Commission staff acknowledged that, despite mitigation measures, impacts from the proposed project remain “significant and unavoidable” and would result in the “take” of marine species in protected areas, which is prohibited without Department of Fish & Game approval. Those impacts to marine mammals, according to PG&E’s EIR, include injury or mortality from noise to resident harbor porpoises, migratory baleen whales and southern sea otters. However, impacts to fish and invertebrates were determined to be less than significant in the report.

The vessel used for testing: R/V Marcus G. Langseth

According to the Commission’s attorney, “Staff believes that the extreme and far-reaching consequences to both the regional economy and the environment that could result from a major failure at Diablo Canyon, and the possibility that new data about potential earth movement from seismic events could lead to improvements to the plant safety must be considered sufficient to over ride the clear concerns about the environmental impacts that will result in the collection of these data. We recommend the commission certify the EIR and approve the geophysical survey permit.”

Mark Krausse, Director of State Agency Relations for PG&E, said the company has been negotiating with fishermen on a compensation agreement for expected losses. “I can’t tell we’ve gotten to an agreement, but we continue to do that. If that process breaks down and we aren’t able to reach an agreement, PG&E has a very fulsome claims process for anyone who can prove damages. If somebody feels they haven’t been adequately compensated through that regular PG&E claims process – this is allowing that we don’t reach an agreement with the bulk of the fishermen – then they can go to a private arbitrator that we will pay for.”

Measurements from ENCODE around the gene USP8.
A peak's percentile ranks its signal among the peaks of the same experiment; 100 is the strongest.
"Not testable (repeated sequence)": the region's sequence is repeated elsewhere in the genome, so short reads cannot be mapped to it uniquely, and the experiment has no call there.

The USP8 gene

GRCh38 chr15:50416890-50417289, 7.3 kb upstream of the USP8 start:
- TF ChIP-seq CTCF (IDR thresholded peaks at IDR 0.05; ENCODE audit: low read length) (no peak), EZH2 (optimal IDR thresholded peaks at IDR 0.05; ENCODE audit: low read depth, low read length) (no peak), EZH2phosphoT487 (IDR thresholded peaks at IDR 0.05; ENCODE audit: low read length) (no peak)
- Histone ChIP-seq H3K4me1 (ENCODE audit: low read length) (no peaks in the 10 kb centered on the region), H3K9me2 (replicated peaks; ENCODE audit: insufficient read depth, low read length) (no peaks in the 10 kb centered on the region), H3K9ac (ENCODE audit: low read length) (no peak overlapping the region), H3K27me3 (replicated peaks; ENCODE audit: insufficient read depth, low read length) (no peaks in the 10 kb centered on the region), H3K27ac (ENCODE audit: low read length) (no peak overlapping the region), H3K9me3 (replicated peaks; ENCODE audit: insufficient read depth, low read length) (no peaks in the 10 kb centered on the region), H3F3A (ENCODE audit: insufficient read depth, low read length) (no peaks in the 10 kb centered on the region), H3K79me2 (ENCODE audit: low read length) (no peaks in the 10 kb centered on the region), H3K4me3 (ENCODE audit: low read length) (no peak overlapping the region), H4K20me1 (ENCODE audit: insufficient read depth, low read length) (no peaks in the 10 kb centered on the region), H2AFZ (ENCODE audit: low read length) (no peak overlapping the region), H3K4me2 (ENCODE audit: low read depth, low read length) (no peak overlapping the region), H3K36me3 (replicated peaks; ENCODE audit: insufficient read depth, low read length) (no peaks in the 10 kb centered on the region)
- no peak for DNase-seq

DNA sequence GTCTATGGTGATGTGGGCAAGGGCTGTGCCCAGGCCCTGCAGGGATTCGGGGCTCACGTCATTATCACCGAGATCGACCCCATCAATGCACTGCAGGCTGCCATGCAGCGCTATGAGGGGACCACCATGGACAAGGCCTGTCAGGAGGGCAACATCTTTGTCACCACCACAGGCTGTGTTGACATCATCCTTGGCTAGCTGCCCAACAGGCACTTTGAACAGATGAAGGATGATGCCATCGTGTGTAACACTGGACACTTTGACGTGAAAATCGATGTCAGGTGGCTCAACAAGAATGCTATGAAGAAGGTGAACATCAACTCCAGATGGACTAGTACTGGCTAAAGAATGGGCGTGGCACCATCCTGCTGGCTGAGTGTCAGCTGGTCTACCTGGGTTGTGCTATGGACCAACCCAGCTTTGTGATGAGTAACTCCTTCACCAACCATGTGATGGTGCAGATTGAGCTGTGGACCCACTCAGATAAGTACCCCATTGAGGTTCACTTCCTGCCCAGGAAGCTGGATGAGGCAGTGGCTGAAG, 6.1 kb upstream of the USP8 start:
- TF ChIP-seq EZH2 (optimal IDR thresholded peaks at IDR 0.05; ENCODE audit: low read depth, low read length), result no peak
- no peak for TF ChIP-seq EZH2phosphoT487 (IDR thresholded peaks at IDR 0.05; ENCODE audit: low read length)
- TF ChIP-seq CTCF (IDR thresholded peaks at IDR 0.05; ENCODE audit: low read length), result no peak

About 50 area residents gathered at the Inn at Morro Bay on August 13 to watch the proceedings or speak during public comment at the State Lands Commission meeting in Sacramento, which was linked to Morro Bay via Skype. Many in Morro Bay will return to the Inn on August 20 for the SLC’s final permitting session. Almost all the speakers on August 13 asked the Commission to either stop or delay the test, citing the void of data on the short-term and long-term impacts of the testing on fish and marine mammals, unsettled compensation for the fishing industry, and for the economic ripple effect on shoreside businesses.

Speaking from Morro Bay during opposition comment in Sacramento, Morro Bay City Councilman Noah Smukler asked the Commission to take more time to review the lasting environmental and economic impacts of the project. “We see some direct threats to that (fishing and environmental) tradition here in the current proposal,” he said. “Our economy is directly connected to the health of our ecosystem and environment, and we have been making strong investments in our environments to help make sure that as we transition into the future that we’re able to depend on a healthy ecosystem. Our recent and well documented transition to sustainable fishing techniques is not only showing an improvement in the ecosystem but in the landings and the value of those landings at our local docks. We’ve also doubled down on our investment in ecotourism and in trying to establish ourselves as a place that takes care of the environment…